... was an archipelago of gorgeous colors, flecked with green isles, where the grapevine staggered from tree to tree, as if drunk with the wine of its own purple clusters, where peach, and plum, and blood-red cherries, and every kind of berry, bent bough and bush, and shone like showered drops of ruby and of pearl. I think it was a wilderness of flowers, redolent of eternal spring and pulsing with bird-song, where dappled fawns played on banks of violets, where leopards, peaceful ...
— Gov. Bob. Taylor's Tales • Robert L. Taylor

... away now," decided Nan. "Come on, Flossie and Mabel. We won't go berrying to-day. Bears like blackberries, so I've read, and no one can tell but that there might be one in the berry patch where we ...
— The Bobbsey Twins at Meadow Brook • Laura Lee Hope

... "Aha! Me berry clebber fellow—know most ebbery ting. Me hab doo'd good service to dis here country. Me can fight like one leopard, and me hab kill great few elephant and gorilla. Not much mans here hab shoot de gorilla, him sich terriferick beast; 'bove five foot six tall, and bigger round de breast dan ...
— The Red Eric • R.M. Ballantyne

... consider any more, what anybody would say of her or think about her. People had passed out of her range, she was absolved. She had fallen strange and dim, out of the sheath of the material life, as a berry falls from the only world it has ever known, down out of the sheath ...
— Women in Love • D. H. Lawrence

... of Fail drank berry-brown ale, The best that e'er was tasted; The Monks of Melrose made gude kale On Fridays, when they fasted. Saint Monance' sister. The gray priest kist her— Fiend save the company! Sing hay trix, trim-go-trix. Under ...
— The Abbot • Sir Walter Scott

... was absent at that time, that Ariel walked some distance to the right. She clambered up the rocks a little way to a clump of bushes. She was examining a species of crimson berry, growing upon them, when she observed a passage, which she followed far enough to find that it led into a large cavern, whose full extent she did not attempt to learn. She withdrew, and, fearful of offending the king, told him ...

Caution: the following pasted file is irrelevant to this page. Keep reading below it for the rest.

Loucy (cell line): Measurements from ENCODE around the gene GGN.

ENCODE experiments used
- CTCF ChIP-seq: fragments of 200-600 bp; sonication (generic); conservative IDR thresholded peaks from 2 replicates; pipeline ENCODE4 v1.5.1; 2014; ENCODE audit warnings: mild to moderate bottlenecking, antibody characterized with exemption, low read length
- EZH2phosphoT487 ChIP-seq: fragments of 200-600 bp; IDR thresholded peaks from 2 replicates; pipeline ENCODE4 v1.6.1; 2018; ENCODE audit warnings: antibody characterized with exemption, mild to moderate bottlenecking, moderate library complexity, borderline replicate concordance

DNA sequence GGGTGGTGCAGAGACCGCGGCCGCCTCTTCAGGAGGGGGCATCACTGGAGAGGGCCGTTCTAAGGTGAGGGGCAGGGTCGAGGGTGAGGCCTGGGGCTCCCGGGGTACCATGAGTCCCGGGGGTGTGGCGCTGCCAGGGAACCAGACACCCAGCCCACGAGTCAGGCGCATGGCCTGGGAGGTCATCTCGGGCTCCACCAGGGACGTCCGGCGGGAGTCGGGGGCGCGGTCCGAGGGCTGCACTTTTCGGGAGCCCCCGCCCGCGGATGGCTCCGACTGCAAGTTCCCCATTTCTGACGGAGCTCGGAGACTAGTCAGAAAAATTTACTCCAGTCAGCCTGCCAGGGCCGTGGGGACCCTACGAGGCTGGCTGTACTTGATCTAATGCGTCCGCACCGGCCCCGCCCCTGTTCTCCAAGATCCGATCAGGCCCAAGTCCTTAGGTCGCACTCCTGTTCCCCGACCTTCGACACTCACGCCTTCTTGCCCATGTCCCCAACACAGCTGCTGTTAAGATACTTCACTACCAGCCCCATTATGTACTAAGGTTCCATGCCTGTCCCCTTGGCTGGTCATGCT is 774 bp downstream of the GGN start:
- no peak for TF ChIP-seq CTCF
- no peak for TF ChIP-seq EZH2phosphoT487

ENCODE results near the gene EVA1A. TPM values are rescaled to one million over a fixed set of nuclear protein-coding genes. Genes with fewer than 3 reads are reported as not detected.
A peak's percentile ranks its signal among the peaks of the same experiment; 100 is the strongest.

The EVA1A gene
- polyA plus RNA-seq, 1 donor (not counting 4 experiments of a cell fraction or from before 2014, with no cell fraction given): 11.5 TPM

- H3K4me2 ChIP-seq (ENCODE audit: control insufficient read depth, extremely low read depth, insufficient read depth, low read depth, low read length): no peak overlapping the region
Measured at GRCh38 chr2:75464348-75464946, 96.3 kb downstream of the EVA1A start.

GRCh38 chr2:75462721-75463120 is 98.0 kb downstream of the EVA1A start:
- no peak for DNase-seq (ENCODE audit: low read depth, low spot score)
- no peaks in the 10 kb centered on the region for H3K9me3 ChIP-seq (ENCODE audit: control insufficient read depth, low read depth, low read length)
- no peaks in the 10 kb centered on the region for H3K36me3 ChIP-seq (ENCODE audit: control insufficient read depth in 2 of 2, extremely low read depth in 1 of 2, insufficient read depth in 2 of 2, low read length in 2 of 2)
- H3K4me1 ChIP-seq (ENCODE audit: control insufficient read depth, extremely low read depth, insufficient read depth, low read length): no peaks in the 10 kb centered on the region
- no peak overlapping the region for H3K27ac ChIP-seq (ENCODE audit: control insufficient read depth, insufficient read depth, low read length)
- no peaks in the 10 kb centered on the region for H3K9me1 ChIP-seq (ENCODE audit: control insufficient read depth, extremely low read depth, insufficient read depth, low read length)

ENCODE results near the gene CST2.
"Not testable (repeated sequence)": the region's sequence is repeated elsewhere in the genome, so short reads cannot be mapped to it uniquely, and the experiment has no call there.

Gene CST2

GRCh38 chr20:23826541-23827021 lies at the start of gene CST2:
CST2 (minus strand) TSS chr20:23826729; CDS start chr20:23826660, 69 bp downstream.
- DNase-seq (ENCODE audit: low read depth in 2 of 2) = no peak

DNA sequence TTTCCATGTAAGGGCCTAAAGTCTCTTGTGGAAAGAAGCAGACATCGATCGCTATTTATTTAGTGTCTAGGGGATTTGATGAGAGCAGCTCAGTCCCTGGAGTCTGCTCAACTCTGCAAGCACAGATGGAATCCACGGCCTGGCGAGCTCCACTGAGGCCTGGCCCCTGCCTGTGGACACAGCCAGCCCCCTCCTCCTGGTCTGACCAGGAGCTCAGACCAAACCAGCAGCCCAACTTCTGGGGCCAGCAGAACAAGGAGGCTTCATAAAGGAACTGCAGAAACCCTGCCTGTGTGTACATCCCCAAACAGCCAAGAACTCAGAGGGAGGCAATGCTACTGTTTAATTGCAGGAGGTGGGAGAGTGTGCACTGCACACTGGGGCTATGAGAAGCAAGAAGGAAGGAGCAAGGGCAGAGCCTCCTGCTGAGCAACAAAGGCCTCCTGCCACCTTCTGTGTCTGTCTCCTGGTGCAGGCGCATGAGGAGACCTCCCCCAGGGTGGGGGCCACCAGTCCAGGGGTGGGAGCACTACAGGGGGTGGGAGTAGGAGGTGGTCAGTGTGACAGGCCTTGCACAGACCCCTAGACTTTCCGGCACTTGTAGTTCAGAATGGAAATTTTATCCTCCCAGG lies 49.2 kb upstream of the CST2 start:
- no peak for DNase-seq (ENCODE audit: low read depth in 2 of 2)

— The Land of Mystery • Edward S. Ellis

... on his berry-brown steed, And merry, merry rade he on, Till he came to the wall o' Stream, And there ...
— Ballads of Mystery and Miracle and Fyttes of Mirth - Popular Ballads of the Olden Times - Second Series • Frank Sidgwick

... efforts at reform made under Louis XVI. were two attempts to extend the system of local self-government. The first was made by Necker in 1778 and 1779. Provincial assemblies were established in those years by way of experiment in two provinces, Berry and Haute Guyenne. These assemblies were composed of forty-eight and fifty-two members respectively, one half being taken from among the clergy and nobility, one half from the Third Estate of the towns and the country. A third of the ...
— The Eve of the French Revolution • Edward J. Lowell

... quiet grave,—what use could the fellowship of fiends, and the communion of evil spirits, be to her? I know Jenny Primrose puts rowan-tree above the door-head when she sees old Mary coming; I know the good wife of Kittlenaket wears rowan-berry leaves in the headband of her blue kirtle, and all for the sake of averting the unsonsie glance of Mary's right ee; and I know that the auld laird of Burntroutwater drives his seven cows to their pasture with a wand of witch-tree, to keep Mary from milking them. ...
— Little Classics, Volume 8 (of 18) - Mystery • Various

... between them and Heaven but a white enameled table. He didn't seem to notice Scanlan, who slid almost to his feet, and rightin' himself like a cat, stepped back to size the thing up. Then with a growl, Arthur chops at the operatin' table with the pole and crumbles it like a berry box. The women screamed—I think one of 'em fainted. The doctors spread in front of them, as Arthur raised the ...